Thousands of Tunisians protest over corruption amnesty bill

Thousands of Tunisians protest over corruption amnesty bill
Thousands of Tunisians took to the streets on Saturday to protest a bill that would allow Ben Ali-era corrupt officials to receive amnesty in exchange for reimbursing embezzled funds.
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More than 50 non-government organisations called for the protests [AFP]
More than 2,000 Tunisians protested on Saturday in the capital against a bill that would allow officials being prosecuted for alleged corruption to be amnestied in exchange for reimbursing embezzled funds.

"Corruption will not pass!" shouted demonstrators including prominent politicians in central Tunis, after a call to protest from more than 50 non-government organisations and "Manich Msameh" ("I shall not forgive" in Arabic).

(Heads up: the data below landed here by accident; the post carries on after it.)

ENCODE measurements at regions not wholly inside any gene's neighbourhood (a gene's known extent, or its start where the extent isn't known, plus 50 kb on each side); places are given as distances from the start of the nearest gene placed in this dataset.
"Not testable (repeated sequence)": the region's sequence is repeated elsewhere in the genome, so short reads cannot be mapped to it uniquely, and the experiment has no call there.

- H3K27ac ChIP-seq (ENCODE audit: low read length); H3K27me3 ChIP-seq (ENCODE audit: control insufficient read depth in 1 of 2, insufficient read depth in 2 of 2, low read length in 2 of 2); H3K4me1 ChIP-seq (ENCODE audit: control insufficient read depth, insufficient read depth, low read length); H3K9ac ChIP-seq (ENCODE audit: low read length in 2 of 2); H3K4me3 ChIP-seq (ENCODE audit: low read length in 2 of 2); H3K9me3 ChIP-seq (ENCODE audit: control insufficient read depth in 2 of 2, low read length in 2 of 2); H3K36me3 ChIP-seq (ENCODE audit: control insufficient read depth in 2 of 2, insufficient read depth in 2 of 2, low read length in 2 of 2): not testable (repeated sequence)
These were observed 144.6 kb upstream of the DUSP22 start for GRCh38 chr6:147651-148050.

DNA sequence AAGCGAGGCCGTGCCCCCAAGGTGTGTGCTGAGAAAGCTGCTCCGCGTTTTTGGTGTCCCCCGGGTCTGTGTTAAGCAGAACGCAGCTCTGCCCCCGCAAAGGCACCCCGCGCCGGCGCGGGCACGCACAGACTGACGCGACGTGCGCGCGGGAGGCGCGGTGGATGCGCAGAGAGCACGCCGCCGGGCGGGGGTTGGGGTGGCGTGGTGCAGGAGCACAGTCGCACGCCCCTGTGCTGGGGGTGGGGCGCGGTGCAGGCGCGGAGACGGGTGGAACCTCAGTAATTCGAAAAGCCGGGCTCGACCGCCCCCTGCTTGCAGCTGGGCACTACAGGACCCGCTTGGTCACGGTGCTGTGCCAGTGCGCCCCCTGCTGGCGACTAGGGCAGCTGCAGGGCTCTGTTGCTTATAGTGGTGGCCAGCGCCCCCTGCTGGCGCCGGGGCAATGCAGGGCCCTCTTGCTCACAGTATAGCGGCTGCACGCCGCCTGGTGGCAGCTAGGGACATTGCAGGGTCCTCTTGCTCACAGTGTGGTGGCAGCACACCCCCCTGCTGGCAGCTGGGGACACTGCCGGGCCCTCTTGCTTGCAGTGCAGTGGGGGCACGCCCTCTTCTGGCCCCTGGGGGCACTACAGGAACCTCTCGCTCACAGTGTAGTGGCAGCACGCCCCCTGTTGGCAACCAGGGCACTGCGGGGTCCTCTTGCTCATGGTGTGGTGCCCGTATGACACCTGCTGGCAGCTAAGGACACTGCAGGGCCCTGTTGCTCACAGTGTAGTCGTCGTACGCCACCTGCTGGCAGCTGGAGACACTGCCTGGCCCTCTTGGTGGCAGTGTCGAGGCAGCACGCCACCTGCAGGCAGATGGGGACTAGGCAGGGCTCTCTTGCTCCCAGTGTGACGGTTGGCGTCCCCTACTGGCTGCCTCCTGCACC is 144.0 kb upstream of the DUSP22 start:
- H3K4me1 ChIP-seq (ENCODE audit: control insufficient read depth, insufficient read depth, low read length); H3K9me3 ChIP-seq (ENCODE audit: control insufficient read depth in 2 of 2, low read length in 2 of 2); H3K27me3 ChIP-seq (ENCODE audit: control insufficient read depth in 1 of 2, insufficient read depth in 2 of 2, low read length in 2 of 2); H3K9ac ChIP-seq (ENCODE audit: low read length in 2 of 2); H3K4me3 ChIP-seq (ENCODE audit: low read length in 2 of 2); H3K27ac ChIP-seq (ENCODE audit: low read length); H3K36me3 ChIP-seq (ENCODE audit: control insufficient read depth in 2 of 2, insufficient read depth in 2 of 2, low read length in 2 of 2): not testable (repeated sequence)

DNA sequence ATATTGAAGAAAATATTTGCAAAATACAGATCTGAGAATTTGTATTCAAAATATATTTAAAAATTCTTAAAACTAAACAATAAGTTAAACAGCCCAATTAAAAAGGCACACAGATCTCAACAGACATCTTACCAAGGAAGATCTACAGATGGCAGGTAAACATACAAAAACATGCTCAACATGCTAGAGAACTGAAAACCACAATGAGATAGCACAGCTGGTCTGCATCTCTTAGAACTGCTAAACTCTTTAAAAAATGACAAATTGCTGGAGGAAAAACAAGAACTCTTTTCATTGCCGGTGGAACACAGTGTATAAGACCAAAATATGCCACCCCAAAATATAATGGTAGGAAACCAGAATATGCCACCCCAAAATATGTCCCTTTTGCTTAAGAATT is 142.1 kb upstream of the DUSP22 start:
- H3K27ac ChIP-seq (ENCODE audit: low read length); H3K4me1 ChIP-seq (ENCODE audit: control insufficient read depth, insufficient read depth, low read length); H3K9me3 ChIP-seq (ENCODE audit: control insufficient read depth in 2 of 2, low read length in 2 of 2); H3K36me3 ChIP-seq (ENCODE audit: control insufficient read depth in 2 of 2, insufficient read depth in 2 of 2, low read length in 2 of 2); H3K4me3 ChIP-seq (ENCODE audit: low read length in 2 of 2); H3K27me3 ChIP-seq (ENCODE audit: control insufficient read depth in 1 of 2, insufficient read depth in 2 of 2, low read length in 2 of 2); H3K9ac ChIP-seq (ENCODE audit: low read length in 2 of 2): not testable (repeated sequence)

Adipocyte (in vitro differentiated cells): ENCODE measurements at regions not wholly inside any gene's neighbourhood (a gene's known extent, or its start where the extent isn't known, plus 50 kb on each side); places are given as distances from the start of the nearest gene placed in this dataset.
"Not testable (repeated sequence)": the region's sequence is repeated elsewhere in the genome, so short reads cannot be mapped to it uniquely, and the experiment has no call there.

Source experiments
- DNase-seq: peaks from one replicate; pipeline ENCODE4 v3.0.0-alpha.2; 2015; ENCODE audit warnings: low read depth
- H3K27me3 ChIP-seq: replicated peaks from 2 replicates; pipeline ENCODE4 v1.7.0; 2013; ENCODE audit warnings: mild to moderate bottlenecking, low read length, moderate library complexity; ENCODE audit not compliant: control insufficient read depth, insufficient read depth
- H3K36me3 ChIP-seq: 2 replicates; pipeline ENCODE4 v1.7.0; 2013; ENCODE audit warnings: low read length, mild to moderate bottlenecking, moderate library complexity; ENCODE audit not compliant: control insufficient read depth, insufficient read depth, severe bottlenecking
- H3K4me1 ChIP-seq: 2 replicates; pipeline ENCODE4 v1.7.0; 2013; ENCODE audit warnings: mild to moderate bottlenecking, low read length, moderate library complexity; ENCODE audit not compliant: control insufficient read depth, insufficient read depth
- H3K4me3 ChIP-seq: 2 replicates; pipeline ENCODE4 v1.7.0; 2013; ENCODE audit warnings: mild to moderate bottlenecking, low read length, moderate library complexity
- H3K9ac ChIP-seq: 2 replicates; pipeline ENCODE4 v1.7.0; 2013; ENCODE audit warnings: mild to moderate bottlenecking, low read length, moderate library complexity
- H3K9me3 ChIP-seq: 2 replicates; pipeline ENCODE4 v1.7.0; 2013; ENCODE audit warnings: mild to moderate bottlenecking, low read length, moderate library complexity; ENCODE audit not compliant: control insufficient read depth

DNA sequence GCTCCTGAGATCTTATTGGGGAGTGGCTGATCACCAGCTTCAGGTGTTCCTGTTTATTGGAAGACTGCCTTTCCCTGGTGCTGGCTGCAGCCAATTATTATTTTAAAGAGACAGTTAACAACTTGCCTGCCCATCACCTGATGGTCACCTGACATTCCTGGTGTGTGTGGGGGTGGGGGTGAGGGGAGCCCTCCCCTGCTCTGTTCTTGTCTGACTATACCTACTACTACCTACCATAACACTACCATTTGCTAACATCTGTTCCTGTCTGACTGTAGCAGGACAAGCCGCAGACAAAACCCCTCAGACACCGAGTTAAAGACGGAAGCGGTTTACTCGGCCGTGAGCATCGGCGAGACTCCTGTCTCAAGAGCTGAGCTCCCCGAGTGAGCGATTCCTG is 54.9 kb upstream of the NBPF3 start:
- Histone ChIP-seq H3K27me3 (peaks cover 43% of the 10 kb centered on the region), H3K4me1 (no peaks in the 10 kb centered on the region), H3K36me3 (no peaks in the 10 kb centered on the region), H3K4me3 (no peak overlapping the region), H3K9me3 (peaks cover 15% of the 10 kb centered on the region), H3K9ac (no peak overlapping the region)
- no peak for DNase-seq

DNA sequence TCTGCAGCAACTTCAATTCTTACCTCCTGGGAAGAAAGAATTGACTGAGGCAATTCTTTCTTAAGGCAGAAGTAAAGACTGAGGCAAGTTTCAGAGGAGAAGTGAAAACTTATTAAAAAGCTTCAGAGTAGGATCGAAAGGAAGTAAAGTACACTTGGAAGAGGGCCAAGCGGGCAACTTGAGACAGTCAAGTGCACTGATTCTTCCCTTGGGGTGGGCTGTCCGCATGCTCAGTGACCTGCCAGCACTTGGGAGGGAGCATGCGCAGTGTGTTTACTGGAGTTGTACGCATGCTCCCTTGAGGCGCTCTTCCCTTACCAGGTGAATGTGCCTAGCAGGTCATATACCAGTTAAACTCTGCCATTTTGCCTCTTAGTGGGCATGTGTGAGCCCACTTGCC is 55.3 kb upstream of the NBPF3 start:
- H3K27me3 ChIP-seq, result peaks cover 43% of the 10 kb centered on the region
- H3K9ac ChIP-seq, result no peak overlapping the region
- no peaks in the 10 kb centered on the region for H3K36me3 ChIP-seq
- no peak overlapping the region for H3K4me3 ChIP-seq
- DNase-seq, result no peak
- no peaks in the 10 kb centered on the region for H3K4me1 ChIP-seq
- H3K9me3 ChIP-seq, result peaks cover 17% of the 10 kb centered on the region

Manich Msameh is an independent non-violent movement that hopes to hold accountable the top figures from the era of dictator Zine el-Abidine Ben Ali, who was ousted in a 2011 popular revolution that triggered a series of Arab Spring uprisings.

The protesters reject a bill that would allow an amnesty for those being prosecuted for graft - including businessmen and Ben Ali-era officials - in exchange for them paying fines and reimbursing any illicit gains.

"There will be no reconciliation (with the corrupt) without the truth being revealed and without the prosecution and the judgment of the corrupt," said Hamma Hammami, leader of the Popular Front party.

Issam Chebbi, a lawmaker and top official in the al-Joumhouri party, said: While "the president insists on passing the draft law, we are determined to resist in a peaceful manner".

President Beji Caid Essebsi defended the bill on Wednesday, criticising calls for protests, saying that the legislation aimed to "improve the investment climate" in the country.

On Friday, non-government organisations warned against a text that they said threatened "transitional justice".

Tunisia has embarked on a period of transitional justice since the 2011 uprising, and last year held the first public hearings of a commission on human rights violations during six decades of dictatorship.